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Diner: Swizzle 2008: The Bars

The lowdown on 214 great bars and clubs

By Staff · February 27th, 2008 · Diner
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Saddle up at the Cadillac Ranch.
Saddle up at the Cadillac Ranch.



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CENTRAL CORE


Andy's Mediterranean Grille
906 Nassau St., Walnut Hills, 513-281-9791
Though it would be hard to "come to Andy's" without indulging in the mouth-watering Lebanese cuisine, some do. Featuring a full-bar and a live DJ on Saturday nights, special drink prices during the week, including half-price drinks after 9 p.m. on Mondays, Andy's is hopping with a small and young crowd on weekend nights. And going to Andy's would not be complete without the "show" - stop by and talk to the place's owner, Andy Hajjar, whose image smoking a hookah is on the bar's logo. Look for the bald head. (Joe Wessels)
Amenities: Hookahs; outdoor enclosed patio; live DJ on Saturdays

AliveOne
941 Pavilion St., Mount Adams, 513-721-6977
Finding a parking space is tough in Mount Adams when the nightlife is in full swing, but AliveOne is worth the effort. The stout of heart are rewarded with a rich selection of ales, wines and liquor. It's also a kickin' place for singles to hang thanks to an eclectic jukebox peppered with alternative rock. Arrive before the sun sets and you'll be rewarded with a more intimate experience. (Stephen Carter-Novotni)
Amenities: Pool tables; jukebox; TVs

Arlin's
307 Ludlow Ave., Clifton, 513-751-6566
The first thing I noticed about Arlin's was the hometown pub feel it gave me; the second thing I noticed was the way the people brought that feeling to the table with everything from the drinks to the excellent but simple pub food. It's a perfect hang out when you want to have a break from the typical college atmosphere and want to mix it up. There's homemade jewelry being sold from behind the bar, and when I inquired about who makes it, I found that one of their very own bartenders crafts the unique jewelry. In the heart of Clifton's art district, an appreciation of the local artists is always a way to make someone feel at home. (Kelly Grant)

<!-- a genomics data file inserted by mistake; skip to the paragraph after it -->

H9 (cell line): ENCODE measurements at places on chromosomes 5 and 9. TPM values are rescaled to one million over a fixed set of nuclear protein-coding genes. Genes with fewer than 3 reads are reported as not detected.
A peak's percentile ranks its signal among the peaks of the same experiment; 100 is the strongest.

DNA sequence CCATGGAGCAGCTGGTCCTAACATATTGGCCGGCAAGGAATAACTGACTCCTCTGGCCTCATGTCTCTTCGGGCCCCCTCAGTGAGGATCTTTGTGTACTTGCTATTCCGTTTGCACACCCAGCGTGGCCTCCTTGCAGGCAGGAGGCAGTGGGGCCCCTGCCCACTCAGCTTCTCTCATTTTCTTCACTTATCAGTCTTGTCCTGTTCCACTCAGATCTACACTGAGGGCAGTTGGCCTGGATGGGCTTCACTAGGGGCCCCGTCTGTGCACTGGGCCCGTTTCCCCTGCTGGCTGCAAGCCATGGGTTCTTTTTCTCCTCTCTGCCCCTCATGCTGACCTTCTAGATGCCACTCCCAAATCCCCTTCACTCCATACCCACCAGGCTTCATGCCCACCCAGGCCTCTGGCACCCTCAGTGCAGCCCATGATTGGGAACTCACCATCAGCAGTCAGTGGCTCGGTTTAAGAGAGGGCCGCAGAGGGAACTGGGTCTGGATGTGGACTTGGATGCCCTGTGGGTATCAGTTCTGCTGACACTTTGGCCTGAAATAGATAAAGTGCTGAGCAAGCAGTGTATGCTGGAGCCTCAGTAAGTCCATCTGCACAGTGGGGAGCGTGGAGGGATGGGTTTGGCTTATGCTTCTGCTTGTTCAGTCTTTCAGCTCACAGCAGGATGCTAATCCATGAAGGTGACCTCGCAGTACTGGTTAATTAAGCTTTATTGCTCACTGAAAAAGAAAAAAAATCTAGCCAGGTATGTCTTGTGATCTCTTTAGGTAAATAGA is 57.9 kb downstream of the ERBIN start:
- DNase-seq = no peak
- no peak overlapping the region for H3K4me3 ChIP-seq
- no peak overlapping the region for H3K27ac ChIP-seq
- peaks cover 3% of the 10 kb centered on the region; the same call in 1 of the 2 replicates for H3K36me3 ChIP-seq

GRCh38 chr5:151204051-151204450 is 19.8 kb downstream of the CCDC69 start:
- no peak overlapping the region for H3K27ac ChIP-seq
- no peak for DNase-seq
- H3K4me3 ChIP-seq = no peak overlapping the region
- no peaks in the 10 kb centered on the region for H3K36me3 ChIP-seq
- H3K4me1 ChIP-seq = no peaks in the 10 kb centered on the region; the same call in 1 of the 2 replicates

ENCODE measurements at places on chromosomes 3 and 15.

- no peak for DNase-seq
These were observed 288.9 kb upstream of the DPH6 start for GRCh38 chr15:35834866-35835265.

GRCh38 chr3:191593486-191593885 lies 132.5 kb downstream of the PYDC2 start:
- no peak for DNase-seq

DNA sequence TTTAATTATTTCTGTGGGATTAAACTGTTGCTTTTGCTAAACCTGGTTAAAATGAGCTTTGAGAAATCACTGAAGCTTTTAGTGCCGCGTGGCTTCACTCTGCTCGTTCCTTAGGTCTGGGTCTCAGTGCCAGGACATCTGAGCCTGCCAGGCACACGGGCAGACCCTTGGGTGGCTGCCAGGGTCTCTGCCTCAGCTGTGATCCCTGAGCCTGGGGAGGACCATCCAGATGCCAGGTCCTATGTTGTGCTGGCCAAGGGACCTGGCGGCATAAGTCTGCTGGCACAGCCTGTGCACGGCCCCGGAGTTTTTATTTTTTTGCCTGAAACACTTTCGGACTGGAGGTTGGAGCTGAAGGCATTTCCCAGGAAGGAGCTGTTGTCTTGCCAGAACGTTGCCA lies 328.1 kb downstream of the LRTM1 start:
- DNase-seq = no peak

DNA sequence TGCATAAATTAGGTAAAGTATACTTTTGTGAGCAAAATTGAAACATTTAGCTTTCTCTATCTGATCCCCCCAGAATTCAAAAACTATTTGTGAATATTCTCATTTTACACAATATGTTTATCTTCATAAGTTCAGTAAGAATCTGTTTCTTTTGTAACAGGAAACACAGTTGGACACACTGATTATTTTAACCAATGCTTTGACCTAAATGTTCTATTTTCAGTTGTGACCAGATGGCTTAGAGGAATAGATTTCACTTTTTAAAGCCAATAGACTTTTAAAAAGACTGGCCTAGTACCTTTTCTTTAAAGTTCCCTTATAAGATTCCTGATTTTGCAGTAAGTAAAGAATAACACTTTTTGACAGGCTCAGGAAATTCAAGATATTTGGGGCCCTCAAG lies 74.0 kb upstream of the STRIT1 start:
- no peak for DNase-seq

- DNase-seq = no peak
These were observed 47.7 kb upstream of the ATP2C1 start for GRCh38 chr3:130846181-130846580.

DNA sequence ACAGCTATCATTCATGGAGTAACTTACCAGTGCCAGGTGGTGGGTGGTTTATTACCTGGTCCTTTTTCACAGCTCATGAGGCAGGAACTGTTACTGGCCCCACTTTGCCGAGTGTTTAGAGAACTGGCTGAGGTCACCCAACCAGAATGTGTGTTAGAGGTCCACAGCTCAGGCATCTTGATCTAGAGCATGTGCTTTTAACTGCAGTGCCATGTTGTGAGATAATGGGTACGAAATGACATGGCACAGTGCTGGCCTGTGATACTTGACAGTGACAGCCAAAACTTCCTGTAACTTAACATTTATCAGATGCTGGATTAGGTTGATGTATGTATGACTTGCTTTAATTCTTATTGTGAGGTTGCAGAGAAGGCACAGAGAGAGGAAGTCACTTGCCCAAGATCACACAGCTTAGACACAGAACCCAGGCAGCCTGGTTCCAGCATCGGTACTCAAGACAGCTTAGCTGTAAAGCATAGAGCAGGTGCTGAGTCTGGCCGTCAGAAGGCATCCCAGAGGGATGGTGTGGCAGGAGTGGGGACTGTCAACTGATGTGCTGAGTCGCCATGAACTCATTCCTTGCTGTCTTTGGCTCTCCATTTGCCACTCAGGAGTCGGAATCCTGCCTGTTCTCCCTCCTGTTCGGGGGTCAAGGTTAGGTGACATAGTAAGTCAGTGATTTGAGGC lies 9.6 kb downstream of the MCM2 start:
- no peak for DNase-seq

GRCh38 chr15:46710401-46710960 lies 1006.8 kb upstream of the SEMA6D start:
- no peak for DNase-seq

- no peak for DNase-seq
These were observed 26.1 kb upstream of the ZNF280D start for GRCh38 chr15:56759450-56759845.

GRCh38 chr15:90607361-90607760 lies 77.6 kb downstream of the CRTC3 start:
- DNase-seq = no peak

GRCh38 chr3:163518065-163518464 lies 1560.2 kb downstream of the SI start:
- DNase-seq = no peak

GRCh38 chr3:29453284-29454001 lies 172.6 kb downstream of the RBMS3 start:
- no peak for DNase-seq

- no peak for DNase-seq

Amenities: Pool table; jukebox; electronic dart board; WiFi

Arnold's Bar and Grill
210 E. Eighth St., Downtown, 513-421-6234
A fixture for nearly 150 years, Arnold's is the heart and soul of a downtown establishment scene that's seen ups and downs. The old-world wood furnishings, eclectic ephemera and ornate bar bring to mind many a London pub, as does the well-stocked selection of spirits, beers and elixirs fitting of a joint that used to house gin in the upstairs bathtub. (The tub still sits in its original spot.) Arnold's also serves a nice selection of reasonably priced food (the Eggplant Marinara is stellar) and hosts live music (typically of an Irish and/or singer-songwriter bent) on the outdoor patio multiple nights a week. Looking for a unique spot to take an out-of-town friend? Arnold's is the place. (Jason Gargano)
Amenities: Live music; outdoor patio; full menu

Baba Budan's
239 W. McMillan St., Clifton Heights, 513-221-1911
Baba Budan's continues to give some of the more prominent Clifton coffeeshops a run for their money. Not because of quality (although that always plays a part) but because of diversity in what they offer. They hand their customers a wide range of healthy foods, carefully constructed for a discriminating palette, as well as a full bar for coffee and adult beverages. It's in a perfect location - within walking distance of UC and a few surrounding areas. It's perfect for studying or hanging out and then manages to transform itself seamlessly into an excellent place to hear live music and have a few brews. I enjoyed watching people smile at some of the goofy pictures of regulars on the Polaroid wall. (KG)